Thanks to today’s digital lifestyles, contact lens wearers’ lives and eyes are constantly moving between on-screen and off-screen activities.

  • More than 90% of adults use digital devices more than two hours a day1 and nearly 60 percent of adults use digital devices for greater than five hours per day1.
  • Research conducted by Indiana University cited that among individuals using such devices, greater than 75% report eye tiredness and dryness at least once per week or more, and 35% once per day or more.2

Sustained focus on close-up digital devices strains the eye’s accommodative system. That’s where Digital Zone Optics™ lens design can help.

Digital Zone Optics is a breakthrough lens design for sphere lens wearers that use digital devices. Digital Zone Optics lens design helps ease accommodative burden as wearers move their gaze from on-screen to off-screen and back with less effort.

How it works

  • Multiple front-surface aspheric curves are employed across the entire optical zone.
  • These curves distribute power evenly to simulate more positive power in the center of the lens.

As a result, Digital Zone Optics lens design helps ease accommodative burden without impacting distance vision.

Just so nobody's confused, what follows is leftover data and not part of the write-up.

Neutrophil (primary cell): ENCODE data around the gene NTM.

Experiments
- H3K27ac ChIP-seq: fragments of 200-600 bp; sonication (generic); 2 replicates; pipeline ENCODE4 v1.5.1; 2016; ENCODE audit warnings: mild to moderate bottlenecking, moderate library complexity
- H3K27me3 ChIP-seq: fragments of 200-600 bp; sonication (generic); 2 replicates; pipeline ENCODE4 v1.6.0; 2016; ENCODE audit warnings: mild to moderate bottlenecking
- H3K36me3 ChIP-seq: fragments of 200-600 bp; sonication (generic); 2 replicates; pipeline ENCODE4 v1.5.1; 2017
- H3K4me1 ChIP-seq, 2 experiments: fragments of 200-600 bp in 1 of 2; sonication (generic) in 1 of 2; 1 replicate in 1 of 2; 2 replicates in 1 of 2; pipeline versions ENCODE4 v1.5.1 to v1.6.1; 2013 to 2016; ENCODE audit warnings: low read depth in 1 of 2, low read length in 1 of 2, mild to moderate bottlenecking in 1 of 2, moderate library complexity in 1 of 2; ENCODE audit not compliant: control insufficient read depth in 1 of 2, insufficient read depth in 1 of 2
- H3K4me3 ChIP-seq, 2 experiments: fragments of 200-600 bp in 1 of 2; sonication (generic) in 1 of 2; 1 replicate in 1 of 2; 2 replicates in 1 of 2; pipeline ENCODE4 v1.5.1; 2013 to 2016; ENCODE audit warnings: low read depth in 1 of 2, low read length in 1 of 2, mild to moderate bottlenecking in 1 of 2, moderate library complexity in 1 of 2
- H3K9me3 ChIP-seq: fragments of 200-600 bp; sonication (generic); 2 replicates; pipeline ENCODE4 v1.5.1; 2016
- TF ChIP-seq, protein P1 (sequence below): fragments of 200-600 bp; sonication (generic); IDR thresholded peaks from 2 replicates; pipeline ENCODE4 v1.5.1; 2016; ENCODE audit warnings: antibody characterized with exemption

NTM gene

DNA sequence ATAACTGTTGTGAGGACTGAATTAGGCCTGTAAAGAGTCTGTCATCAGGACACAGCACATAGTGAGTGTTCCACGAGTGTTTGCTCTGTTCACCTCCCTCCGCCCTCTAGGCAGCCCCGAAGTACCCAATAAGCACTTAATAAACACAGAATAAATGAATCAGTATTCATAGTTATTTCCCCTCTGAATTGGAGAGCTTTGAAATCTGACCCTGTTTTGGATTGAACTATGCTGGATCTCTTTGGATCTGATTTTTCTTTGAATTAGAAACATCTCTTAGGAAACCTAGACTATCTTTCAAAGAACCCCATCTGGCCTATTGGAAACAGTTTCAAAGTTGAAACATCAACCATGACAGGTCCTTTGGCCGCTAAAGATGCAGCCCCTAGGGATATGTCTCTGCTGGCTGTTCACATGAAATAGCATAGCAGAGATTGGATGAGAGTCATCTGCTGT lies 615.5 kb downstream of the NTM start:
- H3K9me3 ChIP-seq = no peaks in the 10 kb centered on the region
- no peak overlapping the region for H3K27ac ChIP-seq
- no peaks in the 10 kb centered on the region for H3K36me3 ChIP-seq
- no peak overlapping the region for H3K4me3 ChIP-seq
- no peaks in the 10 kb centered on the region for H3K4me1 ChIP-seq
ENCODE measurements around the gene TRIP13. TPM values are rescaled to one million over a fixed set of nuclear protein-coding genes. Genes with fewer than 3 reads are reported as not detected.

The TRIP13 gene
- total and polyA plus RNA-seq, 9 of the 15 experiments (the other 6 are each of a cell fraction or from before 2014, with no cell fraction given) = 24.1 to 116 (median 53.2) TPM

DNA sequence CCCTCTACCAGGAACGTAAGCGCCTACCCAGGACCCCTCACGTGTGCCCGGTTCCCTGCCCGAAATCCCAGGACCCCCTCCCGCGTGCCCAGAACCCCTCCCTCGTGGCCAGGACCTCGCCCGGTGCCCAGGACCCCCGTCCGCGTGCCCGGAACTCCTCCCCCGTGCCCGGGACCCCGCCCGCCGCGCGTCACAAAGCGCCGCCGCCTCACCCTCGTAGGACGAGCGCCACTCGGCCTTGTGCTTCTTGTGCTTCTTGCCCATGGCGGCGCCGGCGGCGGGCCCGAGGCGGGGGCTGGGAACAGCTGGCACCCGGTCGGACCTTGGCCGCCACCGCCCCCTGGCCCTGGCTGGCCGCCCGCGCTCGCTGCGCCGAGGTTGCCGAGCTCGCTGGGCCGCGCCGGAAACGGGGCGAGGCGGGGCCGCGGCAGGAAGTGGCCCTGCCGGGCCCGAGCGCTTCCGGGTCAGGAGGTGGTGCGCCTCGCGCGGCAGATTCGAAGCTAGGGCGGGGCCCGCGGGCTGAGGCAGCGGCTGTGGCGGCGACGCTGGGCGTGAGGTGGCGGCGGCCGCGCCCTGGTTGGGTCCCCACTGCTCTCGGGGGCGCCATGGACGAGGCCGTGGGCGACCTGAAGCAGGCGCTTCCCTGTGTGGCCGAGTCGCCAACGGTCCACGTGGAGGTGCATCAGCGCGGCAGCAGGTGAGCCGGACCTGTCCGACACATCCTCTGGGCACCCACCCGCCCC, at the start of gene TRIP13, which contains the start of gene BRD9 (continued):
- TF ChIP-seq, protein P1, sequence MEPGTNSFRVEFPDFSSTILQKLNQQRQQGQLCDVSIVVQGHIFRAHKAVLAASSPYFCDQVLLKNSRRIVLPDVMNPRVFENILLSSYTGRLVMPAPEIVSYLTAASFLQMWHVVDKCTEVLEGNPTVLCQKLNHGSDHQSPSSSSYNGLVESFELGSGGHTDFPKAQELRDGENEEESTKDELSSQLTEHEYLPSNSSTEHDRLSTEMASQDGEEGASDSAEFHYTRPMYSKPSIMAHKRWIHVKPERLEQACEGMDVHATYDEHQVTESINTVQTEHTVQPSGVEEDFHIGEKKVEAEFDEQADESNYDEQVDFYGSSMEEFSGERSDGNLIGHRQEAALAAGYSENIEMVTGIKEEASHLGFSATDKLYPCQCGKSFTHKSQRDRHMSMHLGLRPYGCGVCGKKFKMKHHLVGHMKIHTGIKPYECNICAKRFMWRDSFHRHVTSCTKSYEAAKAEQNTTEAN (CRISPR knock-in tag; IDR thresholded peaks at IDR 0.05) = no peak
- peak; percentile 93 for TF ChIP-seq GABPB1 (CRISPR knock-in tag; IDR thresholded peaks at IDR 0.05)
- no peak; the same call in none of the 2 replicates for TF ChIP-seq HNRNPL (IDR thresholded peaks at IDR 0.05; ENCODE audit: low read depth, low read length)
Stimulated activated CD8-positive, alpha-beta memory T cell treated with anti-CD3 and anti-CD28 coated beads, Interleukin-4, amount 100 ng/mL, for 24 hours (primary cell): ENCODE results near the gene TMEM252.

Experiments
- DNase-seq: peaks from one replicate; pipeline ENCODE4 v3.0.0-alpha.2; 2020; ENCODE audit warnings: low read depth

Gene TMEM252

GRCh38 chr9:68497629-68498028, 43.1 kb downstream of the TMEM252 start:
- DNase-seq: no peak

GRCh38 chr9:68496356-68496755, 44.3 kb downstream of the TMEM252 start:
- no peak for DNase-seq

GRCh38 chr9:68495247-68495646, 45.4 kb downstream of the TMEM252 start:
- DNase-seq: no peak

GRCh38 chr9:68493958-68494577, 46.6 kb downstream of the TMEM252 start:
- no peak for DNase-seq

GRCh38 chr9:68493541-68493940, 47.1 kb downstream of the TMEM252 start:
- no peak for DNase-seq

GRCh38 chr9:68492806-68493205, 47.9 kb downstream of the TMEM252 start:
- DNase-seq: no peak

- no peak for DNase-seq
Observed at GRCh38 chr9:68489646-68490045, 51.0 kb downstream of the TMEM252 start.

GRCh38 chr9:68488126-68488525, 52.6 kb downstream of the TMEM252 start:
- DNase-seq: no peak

You’ll find Digital Zone Optics in Biofinity Energys™ contact lenses.

Patent-pending CooperVision® Biofinity Energys contact lense are designed for all-day wear, helping people’s eyes better adapt so they can seamlessly and continuously shift focus between digital devices and offline activities.

After one week of wear, 8 out of 10 digital device users agreed that Biofinity Energys lenses made their eyes feel less tired3

And Biofinity Energys lenses fit like a single-vision lens. They’re a new breakthrough for sphere lens wearers.

Ask your sphere patients about their digital device use. Biofinity Energys lenses with Digital Zone Optics are designed for their digital lifestyles.

1. The Vision Council. Hindsight is 20/20: Protecting Your Eyes from Digital Devices - 2015 Digital Eye Strain Report.
2. “Symptoms associated with eye fatigue in soft contact lens wearers.” Authors: D. Meyer, S. Huenink, M. Rickert, P. Chamberlain, and P. Kollbaum.  Presented at the American Academy of Optometry Annual Meeting, October 2015, New Orleans, La., USA.
3. Among patients who use digital devices at least 4 hours per day at least 5 days per week and self-report symptoms of eye fatigue at least once per week. Data on file.

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